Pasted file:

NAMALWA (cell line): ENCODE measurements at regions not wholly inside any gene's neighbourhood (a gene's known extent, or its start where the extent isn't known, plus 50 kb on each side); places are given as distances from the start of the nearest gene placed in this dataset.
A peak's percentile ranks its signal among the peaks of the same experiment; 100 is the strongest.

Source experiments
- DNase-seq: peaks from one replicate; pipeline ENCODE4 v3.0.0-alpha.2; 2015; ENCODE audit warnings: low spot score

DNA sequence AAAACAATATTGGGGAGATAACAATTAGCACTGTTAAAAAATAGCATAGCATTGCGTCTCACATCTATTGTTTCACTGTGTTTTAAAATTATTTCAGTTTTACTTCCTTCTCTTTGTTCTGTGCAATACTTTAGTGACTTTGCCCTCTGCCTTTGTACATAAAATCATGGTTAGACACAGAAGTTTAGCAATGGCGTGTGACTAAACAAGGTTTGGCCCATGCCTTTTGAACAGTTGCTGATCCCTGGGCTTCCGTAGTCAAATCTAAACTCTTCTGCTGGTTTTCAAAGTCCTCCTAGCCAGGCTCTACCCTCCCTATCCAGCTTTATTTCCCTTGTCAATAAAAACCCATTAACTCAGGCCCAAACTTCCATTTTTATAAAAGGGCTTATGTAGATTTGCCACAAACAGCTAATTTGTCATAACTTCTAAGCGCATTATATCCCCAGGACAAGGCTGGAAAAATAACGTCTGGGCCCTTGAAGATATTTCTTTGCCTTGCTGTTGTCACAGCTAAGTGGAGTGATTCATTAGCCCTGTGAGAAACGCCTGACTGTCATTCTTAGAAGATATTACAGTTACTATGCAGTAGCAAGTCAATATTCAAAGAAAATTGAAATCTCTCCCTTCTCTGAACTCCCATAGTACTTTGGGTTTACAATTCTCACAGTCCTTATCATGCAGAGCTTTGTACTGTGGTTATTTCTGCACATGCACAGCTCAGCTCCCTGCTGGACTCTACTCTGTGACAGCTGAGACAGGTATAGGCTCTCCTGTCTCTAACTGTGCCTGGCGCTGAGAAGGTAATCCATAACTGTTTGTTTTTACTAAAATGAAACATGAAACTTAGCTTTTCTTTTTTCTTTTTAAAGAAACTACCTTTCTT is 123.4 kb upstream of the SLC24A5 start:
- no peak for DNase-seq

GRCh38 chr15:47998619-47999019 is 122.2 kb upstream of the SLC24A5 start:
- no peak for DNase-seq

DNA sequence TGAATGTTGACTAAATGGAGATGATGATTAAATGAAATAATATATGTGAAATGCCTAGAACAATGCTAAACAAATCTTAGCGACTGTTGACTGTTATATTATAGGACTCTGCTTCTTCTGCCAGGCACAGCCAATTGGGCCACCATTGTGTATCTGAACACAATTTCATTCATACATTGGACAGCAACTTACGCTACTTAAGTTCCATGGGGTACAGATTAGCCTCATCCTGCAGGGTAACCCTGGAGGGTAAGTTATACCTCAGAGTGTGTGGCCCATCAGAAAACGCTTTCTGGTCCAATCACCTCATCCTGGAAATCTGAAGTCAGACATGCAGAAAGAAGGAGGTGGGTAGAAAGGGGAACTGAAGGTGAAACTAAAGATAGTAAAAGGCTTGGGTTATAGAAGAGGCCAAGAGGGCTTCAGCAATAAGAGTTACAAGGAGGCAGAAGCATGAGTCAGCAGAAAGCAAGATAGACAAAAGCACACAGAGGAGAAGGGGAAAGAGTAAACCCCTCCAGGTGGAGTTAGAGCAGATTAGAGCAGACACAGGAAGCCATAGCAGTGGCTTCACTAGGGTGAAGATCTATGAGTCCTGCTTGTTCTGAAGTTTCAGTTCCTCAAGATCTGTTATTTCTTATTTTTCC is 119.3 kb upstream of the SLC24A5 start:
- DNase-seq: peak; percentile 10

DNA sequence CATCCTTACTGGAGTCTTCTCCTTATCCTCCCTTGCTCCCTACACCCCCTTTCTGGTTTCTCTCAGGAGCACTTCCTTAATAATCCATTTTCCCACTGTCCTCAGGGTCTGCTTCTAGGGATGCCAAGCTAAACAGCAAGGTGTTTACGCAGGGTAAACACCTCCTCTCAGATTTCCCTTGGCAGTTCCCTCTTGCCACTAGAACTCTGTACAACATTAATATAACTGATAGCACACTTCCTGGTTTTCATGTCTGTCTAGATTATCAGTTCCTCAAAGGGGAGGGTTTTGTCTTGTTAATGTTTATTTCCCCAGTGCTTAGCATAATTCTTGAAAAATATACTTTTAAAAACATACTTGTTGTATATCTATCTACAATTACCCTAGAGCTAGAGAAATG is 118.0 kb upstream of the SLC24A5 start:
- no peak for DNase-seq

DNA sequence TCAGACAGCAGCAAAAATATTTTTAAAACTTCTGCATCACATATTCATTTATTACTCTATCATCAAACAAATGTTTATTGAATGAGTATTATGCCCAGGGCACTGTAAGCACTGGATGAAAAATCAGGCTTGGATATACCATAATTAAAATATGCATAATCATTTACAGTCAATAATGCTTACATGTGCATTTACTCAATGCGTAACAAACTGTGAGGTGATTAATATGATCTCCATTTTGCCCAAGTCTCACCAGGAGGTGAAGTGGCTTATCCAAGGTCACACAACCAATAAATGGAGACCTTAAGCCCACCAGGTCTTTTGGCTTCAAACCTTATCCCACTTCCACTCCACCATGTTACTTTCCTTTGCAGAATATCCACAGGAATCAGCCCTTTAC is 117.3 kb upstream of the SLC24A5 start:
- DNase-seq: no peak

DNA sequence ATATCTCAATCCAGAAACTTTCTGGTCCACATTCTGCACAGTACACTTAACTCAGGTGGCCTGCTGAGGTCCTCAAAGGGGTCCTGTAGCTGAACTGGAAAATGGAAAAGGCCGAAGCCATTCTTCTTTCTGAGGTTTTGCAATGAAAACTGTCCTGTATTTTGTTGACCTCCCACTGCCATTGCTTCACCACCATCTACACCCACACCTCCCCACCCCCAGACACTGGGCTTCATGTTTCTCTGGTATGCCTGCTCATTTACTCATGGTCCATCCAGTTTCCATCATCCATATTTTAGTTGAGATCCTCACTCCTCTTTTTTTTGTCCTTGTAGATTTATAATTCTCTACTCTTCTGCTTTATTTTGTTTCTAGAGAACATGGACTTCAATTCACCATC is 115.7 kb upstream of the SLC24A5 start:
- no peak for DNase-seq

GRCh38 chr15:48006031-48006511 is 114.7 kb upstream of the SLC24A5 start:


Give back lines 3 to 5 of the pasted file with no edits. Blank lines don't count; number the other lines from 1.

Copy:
Source experiments
- DNase-seq: peaks from one replicate; pipeline ENCODE4 v3.0.0-alpha.2; 2015; ENCODE audit warnings: low spot score

DNA sequence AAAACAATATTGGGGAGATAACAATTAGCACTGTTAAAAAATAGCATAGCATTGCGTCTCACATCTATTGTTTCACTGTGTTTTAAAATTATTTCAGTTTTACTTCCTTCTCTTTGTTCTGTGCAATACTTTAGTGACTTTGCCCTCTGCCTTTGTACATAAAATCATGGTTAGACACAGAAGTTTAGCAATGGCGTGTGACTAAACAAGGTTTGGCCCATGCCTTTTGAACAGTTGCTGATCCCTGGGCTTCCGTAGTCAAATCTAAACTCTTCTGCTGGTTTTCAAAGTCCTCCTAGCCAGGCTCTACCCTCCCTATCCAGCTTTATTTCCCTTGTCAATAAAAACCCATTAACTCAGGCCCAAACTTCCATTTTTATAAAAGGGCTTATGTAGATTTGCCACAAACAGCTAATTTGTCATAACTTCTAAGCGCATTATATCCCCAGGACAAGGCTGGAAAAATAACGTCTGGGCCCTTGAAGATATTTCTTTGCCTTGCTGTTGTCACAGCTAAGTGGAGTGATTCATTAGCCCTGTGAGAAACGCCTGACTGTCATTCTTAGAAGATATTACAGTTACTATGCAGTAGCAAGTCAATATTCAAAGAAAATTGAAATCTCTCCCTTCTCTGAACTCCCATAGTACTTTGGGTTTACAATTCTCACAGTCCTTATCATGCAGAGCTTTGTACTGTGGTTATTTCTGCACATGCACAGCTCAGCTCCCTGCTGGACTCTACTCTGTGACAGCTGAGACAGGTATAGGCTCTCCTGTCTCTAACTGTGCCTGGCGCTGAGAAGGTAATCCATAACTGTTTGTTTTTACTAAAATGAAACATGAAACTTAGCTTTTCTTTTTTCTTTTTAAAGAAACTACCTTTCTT is 123.4 kb upstream of the SLC24A5 start: